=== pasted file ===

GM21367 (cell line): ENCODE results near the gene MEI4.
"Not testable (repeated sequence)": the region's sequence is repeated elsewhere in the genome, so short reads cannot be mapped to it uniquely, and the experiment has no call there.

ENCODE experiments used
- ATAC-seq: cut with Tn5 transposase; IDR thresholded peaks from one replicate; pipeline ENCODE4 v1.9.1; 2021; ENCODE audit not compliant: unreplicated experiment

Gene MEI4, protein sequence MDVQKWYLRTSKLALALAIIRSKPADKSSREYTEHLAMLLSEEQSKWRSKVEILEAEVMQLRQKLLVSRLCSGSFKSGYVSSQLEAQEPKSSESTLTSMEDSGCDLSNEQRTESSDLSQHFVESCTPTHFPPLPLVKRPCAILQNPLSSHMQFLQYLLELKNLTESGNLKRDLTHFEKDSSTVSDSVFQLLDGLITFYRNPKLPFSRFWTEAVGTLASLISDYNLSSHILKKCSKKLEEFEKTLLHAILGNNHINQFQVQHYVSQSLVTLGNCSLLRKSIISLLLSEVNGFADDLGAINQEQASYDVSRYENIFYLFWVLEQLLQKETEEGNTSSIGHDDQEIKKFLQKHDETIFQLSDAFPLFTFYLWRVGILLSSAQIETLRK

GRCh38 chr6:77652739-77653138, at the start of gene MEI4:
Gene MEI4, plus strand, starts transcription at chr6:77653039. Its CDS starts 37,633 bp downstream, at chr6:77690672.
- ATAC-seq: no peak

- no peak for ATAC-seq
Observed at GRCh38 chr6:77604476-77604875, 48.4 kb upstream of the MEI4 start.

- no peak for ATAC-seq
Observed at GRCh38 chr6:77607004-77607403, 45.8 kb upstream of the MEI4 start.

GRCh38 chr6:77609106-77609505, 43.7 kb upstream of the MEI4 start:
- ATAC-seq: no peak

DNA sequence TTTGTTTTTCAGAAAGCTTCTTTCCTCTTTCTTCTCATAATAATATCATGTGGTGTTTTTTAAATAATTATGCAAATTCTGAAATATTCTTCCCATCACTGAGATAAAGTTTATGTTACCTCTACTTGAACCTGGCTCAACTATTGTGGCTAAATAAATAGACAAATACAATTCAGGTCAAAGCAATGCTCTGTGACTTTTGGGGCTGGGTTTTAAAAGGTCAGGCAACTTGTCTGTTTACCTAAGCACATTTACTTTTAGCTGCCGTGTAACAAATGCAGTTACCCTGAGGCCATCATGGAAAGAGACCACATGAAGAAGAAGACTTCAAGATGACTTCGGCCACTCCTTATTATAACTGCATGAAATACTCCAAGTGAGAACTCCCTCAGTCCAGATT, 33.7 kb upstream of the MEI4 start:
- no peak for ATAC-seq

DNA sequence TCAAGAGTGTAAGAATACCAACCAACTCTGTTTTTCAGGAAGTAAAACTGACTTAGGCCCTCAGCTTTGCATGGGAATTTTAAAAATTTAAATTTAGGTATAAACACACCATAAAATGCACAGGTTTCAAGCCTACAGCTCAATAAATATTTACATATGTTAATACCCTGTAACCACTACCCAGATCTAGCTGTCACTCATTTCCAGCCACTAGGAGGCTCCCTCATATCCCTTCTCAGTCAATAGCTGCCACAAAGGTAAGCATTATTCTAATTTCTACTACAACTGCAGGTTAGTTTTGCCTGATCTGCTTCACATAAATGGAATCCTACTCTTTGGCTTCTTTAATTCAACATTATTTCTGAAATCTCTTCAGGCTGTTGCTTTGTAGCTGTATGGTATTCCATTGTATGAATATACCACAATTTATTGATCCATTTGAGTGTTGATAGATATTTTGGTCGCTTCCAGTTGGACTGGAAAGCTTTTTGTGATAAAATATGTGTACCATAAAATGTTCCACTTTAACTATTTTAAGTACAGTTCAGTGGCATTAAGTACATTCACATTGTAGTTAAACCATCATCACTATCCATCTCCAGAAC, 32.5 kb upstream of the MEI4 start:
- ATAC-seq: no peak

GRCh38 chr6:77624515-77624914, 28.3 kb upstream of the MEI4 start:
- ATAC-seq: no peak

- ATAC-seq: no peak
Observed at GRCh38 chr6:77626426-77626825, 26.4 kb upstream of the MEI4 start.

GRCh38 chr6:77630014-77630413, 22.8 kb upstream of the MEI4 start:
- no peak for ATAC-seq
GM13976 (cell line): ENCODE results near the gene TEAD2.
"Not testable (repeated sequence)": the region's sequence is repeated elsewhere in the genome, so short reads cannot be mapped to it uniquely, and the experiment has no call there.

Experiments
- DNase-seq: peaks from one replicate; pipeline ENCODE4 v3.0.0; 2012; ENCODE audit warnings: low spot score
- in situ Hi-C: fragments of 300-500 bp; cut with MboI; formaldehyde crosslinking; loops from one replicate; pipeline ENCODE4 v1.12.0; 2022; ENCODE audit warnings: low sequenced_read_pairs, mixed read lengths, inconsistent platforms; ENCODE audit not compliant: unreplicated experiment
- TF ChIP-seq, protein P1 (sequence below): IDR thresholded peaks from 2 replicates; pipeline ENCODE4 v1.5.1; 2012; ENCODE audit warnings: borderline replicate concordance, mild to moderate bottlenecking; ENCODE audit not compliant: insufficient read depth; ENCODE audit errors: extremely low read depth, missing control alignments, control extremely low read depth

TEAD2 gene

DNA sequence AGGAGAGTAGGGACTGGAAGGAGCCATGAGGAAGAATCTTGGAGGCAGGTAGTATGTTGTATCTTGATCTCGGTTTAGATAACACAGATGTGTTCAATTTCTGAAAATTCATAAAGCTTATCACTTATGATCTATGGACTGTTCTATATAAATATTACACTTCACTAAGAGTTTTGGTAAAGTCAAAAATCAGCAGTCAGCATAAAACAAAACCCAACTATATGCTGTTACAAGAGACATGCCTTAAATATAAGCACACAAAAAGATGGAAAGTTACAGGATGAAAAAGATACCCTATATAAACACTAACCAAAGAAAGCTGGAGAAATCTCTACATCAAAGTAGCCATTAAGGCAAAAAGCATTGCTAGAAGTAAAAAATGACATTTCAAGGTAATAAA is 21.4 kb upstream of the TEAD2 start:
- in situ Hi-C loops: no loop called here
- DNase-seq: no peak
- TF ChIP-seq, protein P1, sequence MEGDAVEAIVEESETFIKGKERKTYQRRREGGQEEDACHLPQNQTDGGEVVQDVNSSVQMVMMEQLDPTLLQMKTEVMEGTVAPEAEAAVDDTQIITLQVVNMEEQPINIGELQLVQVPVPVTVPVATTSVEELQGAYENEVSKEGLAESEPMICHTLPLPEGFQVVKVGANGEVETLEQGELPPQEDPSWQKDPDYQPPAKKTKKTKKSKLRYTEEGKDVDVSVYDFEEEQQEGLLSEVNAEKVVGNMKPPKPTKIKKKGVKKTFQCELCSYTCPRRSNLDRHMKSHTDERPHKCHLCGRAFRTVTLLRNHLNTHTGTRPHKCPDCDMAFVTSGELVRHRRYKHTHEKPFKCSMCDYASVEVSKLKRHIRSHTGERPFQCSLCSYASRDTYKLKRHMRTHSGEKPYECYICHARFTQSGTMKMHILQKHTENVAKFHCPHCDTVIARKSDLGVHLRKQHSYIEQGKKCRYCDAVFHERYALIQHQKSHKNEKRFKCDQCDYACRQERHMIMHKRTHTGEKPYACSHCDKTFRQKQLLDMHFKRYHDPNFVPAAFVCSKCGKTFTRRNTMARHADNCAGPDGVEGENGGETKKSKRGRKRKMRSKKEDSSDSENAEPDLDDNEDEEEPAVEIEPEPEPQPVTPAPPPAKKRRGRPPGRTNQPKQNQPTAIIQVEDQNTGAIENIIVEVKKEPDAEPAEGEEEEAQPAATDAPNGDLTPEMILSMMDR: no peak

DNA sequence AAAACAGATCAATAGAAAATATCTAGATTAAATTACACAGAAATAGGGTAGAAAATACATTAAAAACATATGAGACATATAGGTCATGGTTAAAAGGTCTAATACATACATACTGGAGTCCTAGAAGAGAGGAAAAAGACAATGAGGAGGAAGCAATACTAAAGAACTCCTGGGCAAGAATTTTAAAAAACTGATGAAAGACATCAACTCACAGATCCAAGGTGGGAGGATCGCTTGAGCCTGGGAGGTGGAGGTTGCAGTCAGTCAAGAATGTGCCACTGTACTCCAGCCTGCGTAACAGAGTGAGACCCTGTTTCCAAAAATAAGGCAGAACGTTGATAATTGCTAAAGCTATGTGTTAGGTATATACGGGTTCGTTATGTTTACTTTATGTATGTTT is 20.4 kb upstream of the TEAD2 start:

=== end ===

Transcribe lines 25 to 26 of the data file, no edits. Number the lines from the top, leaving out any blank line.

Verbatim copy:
GM13976 (cell line): ENCODE results near the gene TEAD2.
"Not testable (repeated sequence)": the region's sequence is repeated elsewhere in the genome, so short reads cannot be mapped to it uniquely, and the experiment has no call there.